Countering Military Recruitment in Schools
Pat Elder of the DC Anti-War Network (DAWN) points out that the military's total Active Duty Accessions for fiscal year 2007 were 181,172, and the total Guard/Reserve Accessions were 138,057, for a total of 319,229 people who entered US boot camp. This works out to over 874 people per day, over 36 per hour, or one recruit every 99 seconds. We have our work cut out for us.
One method the military is using to obtain recruits is the Armed Services Vocation Aptitude Battery (ASVAB) test. After consulting with Peacework about how we obtained data on the test via the Freedom of Information Act (FOIA), the Philadelphia Inquirer filed its own FOIA and published its results on August 6, 2008. They found that in 2006-07 11,900 schools gave the test to 621,000 students. The results of Peacework's FOIA indicated that 688,016 students had taken the test in fiscal year 2004-2005. This indicates an encouraging drop -- still, the Inquirer reports, over 9% of all accessions are directly traceable to recruiters contacting ASVAB test-takers. The Inquirer is making available a searchable database so that you can find information about the schools which administered the test in your region.
Earlier this year, DAWN successfully convinced a school district in Maryland to choose "Option 8" under which the military will not receive student contact information for ASVAB test-takers. For materials to initiate similar local campaigns, see www.counter-recruitment.org.
Another effective military recruiting tool for the Pentagon is the Junior Reserve Officer Training Corps (JROTC). Former Secretary of Defense William Cohen called it, "one of the best recruitment programs we could have."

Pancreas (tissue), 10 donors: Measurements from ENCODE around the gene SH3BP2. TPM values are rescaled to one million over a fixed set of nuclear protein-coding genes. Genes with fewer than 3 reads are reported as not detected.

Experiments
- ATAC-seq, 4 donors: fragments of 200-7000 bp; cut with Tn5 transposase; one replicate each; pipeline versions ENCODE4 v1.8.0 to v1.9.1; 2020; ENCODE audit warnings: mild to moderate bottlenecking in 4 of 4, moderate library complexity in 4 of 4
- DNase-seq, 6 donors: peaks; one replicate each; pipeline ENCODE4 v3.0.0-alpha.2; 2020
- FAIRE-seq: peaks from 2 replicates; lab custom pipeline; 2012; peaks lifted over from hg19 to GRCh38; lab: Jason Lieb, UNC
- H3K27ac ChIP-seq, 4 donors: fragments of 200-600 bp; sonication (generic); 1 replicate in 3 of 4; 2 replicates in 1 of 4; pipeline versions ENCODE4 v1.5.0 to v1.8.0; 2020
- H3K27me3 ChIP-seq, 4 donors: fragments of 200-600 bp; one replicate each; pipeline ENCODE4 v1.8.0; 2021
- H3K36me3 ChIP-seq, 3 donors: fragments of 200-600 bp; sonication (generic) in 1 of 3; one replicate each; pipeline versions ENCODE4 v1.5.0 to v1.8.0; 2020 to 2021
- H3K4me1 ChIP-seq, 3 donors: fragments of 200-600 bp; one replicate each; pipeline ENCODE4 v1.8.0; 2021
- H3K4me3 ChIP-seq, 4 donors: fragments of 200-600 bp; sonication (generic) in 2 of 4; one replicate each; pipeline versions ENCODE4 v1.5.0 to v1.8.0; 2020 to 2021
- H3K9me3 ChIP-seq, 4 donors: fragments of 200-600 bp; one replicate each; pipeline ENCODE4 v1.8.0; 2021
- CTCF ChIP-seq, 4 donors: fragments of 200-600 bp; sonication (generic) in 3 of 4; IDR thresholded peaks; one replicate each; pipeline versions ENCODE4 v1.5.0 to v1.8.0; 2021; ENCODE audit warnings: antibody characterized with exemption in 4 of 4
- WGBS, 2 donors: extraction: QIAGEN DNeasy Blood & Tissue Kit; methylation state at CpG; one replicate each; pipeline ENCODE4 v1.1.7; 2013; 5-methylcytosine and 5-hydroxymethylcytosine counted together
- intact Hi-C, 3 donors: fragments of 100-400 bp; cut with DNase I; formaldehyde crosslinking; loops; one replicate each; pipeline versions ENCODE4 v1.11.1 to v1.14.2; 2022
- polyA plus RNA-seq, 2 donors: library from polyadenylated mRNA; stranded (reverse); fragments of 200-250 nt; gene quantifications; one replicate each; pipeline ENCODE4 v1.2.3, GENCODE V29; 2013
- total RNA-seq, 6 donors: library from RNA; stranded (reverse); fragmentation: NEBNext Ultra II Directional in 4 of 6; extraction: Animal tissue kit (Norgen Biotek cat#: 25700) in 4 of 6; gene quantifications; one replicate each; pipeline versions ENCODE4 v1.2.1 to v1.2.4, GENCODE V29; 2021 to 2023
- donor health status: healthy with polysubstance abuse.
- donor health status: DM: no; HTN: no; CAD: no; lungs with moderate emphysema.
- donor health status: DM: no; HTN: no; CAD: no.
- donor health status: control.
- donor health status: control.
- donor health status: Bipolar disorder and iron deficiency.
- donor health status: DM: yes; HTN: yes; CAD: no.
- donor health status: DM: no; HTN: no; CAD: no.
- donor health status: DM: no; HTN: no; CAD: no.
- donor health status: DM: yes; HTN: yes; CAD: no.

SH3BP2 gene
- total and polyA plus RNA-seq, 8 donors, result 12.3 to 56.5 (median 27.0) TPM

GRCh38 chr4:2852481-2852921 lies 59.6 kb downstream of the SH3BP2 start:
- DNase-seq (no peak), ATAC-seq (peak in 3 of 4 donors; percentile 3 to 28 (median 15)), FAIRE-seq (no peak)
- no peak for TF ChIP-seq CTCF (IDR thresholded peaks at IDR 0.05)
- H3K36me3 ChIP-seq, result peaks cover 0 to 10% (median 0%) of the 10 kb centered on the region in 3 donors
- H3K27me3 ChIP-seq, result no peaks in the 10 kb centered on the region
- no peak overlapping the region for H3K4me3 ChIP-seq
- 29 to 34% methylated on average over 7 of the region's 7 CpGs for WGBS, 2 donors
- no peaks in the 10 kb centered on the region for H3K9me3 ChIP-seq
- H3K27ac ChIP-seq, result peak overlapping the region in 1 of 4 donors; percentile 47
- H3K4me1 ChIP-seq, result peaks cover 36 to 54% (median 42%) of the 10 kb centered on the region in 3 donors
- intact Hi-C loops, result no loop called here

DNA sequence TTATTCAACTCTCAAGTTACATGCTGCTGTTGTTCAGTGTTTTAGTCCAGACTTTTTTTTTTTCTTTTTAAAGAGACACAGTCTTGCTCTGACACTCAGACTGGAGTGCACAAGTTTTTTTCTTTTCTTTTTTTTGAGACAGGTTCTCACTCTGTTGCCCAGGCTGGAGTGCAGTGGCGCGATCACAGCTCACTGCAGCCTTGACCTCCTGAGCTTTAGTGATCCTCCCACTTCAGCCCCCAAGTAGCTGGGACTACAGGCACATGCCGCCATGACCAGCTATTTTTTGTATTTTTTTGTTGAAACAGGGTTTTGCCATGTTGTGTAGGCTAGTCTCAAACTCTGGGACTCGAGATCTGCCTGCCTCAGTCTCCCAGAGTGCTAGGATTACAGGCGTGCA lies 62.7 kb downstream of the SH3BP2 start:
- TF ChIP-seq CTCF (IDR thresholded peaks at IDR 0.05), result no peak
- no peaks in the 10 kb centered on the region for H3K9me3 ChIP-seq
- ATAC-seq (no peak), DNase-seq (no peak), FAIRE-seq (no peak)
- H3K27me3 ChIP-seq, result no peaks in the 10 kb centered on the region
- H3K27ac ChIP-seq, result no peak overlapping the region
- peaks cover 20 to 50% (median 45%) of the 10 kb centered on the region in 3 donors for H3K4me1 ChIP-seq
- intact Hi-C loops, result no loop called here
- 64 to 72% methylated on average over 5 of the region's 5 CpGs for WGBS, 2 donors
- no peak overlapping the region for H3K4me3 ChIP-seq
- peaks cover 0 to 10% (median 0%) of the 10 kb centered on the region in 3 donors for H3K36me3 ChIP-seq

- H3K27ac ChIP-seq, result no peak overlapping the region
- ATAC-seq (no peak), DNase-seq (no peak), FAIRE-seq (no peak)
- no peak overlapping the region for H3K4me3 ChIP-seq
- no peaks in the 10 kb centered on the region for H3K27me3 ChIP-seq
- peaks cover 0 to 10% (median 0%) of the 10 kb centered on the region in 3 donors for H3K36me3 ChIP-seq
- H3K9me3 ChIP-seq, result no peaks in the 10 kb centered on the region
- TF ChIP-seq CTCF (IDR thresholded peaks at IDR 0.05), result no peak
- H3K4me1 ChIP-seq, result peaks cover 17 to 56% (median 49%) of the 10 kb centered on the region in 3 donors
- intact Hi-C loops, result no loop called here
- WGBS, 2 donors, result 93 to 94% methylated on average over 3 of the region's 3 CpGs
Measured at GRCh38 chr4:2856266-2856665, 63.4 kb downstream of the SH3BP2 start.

After a long campaign, the San Francisco School Board finally voted in 2006 to phase out JROTC from the district. Now, the military has fought back, placing an initiative on the November 2008 ballot in support of JROTC. A number of prominent anti-war activists wrote an open letter urging support for the campaign against this initiative. They wrote, "The school board took this action because, after years of war in Iraq, the people of San Francisco do not want military recruiters in our schools, and do not support a program that discriminates against the lesbian and gay community with its "Don't Ask, Don't Tell" policies. JROTC costs San Francisco taxpayers nearly $1 million per year."
It is important to the national movement against military recruitment that we win this vote, but the campaign badly needs financial support. No Military Recruitment in Our Schools, 2467 - 28th Avenue, San Francisco, CA 94116. Those contributing $25-$99.99 must provide a name and address. Those contributing $100 and above must also provide their occupation and employer.